WO2015179750A1 (en) 2014-05-22 2015-11-26 The Procter & Gamble Company Heterogeneous mass containing foam
WO2015184261A1 (en) 2014-05-30 2015-12-03 The Procter & Gamble Company Customizable apparatus and method for transporting and depositing fluids
WO2015200735A1 (en) 2014-06-27 2015-12-30 The Procter & Gamble Company High internal phase emulsion foam associated with polyurethane foam
WO2015200777A1 (en) 2014-06-27 2015-12-30 The Procter & Gamble Company Heterogeneous mass containing foam
EP2959922A1 (en) 2014-06-27 2015-12-30 The Procter and Gamble Company Open cell foam associated with a second open cell foam
WO2015200734A1 (en) 2014-06-27 2015-12-30 The Procter & Gamble Company Open cell foam associated with a second open cell foam
EP2959967A1 (en) 2014-06-27 2015-12-30 The Procter and Gamble Company High internal phase emulision foam associated with polyurethane foam
WO2016160900A1 (en) 2015-03-31 2016-10-06 The Procter & Gamble Company Heterogeneous mass containing foam
WO2016176244A1 (en) 2015-04-28 2016-11-03 The Procter & Gamble Company Heterogeneous foam materials having a graphic printed thereon
WO2017004045A1 (en) 2015-06-29 2017-01-05 The Procter & Gamble Company Customizable apparatus and method for transporting and depositing fluids
WO2017034962A1 (en) 2015-08-21 2017-03-02 The Procter & Gamble Company Feminine pad with barrier cuffs
WO2017079602A1 (en) 2015-11-04 2017-05-11 The Procter & Gamble Company Absorbent structure
WO2017079597A1 (en) 2015-11-04 2017-05-11 The Procter & Gamble Company Absorbent structure
WO2017079586A1 (en) 2015-11-04 2017-05-11 The Procter & Gamble Company Absorbent structure
WO2017079601A1 (en) 2015-11-04 2017-05-11 The Procter & Gamble Company Absorbent structure
WO2017079583A1 (en) 2015-11-04 2017-05-11 The Procter & Gamble Company Thin and flexible absorbent articles
WO2017079606A1 (en) 2015-11-04 2017-05-11 The Procter & Gamble Company Thin and flexible absorbent articles
WO2017079605A1 (en) 2015-11-04 2017-05-11 The Procter & Gamble Company Method for determining bunch compression
WO2017079603A1 (en) 2015-11-04 2017-05-11 The Procter & Gamble Company Foam absorbent core structure comprising heterogeneous mass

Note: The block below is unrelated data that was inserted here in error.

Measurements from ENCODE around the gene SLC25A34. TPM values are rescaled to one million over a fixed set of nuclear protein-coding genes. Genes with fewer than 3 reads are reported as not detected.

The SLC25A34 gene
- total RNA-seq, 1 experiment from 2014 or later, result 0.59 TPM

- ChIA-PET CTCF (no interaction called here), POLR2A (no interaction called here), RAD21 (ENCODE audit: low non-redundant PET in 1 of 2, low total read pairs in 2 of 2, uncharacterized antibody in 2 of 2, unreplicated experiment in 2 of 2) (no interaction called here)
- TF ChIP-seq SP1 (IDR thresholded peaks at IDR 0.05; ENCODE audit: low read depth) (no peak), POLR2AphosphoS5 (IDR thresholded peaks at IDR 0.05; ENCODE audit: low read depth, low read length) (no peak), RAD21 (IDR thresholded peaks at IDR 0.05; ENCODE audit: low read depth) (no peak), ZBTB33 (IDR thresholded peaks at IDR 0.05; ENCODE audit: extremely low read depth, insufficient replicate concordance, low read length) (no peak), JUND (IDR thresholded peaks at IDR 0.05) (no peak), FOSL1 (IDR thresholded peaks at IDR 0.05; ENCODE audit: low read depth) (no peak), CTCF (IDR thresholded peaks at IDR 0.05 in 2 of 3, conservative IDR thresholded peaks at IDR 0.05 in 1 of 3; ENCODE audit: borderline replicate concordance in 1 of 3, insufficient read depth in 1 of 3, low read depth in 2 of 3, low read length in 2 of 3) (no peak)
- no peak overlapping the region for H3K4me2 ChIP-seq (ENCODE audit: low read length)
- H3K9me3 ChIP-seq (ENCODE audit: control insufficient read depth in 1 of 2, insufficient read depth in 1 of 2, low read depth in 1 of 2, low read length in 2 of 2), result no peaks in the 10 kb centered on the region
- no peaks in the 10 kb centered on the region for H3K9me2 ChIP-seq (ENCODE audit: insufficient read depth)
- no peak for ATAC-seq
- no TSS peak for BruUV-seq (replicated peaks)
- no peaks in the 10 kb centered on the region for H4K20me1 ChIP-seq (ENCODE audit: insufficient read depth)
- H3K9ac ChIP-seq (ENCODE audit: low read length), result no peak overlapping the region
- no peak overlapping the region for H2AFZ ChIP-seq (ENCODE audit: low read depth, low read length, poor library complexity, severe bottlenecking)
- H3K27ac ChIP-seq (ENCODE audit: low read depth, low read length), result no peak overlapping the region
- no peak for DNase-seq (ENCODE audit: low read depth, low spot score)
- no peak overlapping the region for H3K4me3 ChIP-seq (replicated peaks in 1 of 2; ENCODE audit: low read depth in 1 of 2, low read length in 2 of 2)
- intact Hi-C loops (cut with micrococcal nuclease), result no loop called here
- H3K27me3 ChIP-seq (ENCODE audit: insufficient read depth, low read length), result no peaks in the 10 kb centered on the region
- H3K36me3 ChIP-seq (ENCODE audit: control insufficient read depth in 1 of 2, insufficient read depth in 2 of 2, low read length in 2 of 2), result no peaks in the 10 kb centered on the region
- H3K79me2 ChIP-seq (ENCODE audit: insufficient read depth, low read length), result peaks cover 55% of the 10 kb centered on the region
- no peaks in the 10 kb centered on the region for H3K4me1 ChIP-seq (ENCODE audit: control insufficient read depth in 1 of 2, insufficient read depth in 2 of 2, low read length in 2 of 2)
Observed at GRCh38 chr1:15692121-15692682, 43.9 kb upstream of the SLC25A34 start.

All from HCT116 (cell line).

WO2017079579A1 (en) 2015-11-04 2017-05-11 The Procter & Gamble Company Thin and flexible absorbent articles
WO2017079599A1 (en) 2015-11-04 2017-05-11 The Procter & Gamble Company Absorbent structure
WO2017079573A1 (en) 2015-11-04 2017-05-11 The Procter & Gamble Company Thin and flexible absorbent articles
WO2017165377A1 (en) 2016-03-21 2017-09-28 The Procter & Gamble Company High internal phase emulsion foam having cellulose nanoparticles
WO2017192988A1 (en) 2016-05-05 2017-11-09 The Procter & Gamble Company Topsheets integrated with heterogenous mass layer
WO2017192977A1 (en) 2016-05-05 2017-11-09 The Procter & Gamble Company Topsheets integrated with heterogenous mass layer
WO2017192987A1 (en) 2016-05-05 2017-11-09 The Procter & Gamble Company Topsheets integrated with heterogenous mass layer
WO2017192978A1 (en) 2016-05-05 2017-11-09 The Procter & Gamble Company Topsheets integrated with heterogenous mass layer

Also Published As

Publication number Publication date Type
GB8525027D0 (en) 1985-11-13 grant
JPS62143902A (en) 1987-06-27 application
EP0223373B1 (en) 1990-04-18 grant
DE3670494D1 (en) 1990-05-23 grant
EP0223373A1 (en) 1987-05-27 application
DE223373T1 (en) 1989-07-13 grant

Similar Documents

Publication Publication Date Title
US3479185A (en) Photopolymerizable compositions and layers containing 2,4,5-triphenylimidazoyl dimers
US3575925A (en) Photosensitive coating systems
US3175905A (en) Light sensitive material
US3844790A (en) Photopolymerizable compositions with improved resistance to oxygen inhibition
US4555474A (en) Photopolymerizable composition
EP0102450B1 (en) Resist compositions
US5395862A (en) Photooxidizable initiator composition and photosensitive materials containing the same
US4189323A (en) Radiation-sensitive copying composition
US4255513A (en) Photopolymerizable recording materials
US4232106A (en) Photosensitive compositions containing 2-halomethyl-5-vinyl-1,3,4-oxadiazoles as free radical progenitors
US5202221A (en) Light-sensitive composition
US4576975A (en) Water soluble Michler's ketone analogs in combined photoinitiator composition and polymerizable composition
US4413052A (en) Photopolymerization process employing compounds containing acryloyl group and anthryl group
US4268667A (en) Derivatives of aryl ketones based on 9,10-dihydro-9,10-ethanoanthracene and p-dialkyl-aminoaryl aldehydes as visible sensitizers for photopolymerizable compositions
US5455143A (en) Aminoketone sensitizers for aqueous soluble photopolymer compositions
US4162162A (en) Derivatives of aryl ketones and p-dialkyl-aminoarylaldehydes as visible sensitizers of photopolymerizable compositions
US4511645A (en) Photosensitive plate for lithographic printing plate
US4258123A (en) Photosensitive resin composition
US4659649A (en) Photosensitive systems showing visible indication of exposure
US4780393A (en) Photopolymerizable composition and photopolymerizable recording material containing same
US4148658A (en) Photopolymerizable composition comprising multi-photoinitiator system
US4721734A (en) Photosensitive hydroxylalkylphenones
US4282309A (en) Photosensitive composition containing an ethylenically unsaturated compound, initiator and sensitizer
US4507497A (en) Water soluble michlers ketone analogs
US4410621A (en) Photosensitive resin containing a combination of diphenyl-imiazolyl dimer and a heterocyclic mercaptan

Legal Events

Date Code Title Description
AS Assignment

Owner name: AUTOTYPE INTERNATIONAL LIMITED, A BRITISH CO., ENG

Free format text: ASSIGNMENT OF ASSIGNORS INTEREST.;ASSIGNORS:SPERRY, JOHN A.;BALFOUR, ROSS A.;REEL/FRAME:005010/0507

Effective date: 19890104

FPAY Fee payment

Year of fee payment: 4

REMI Maintenance fee reminder mailed
LAPS Lapse for failure to pay maintenance fees
FP Expired due to failure to pay maintenance fee

Effective date: 19970430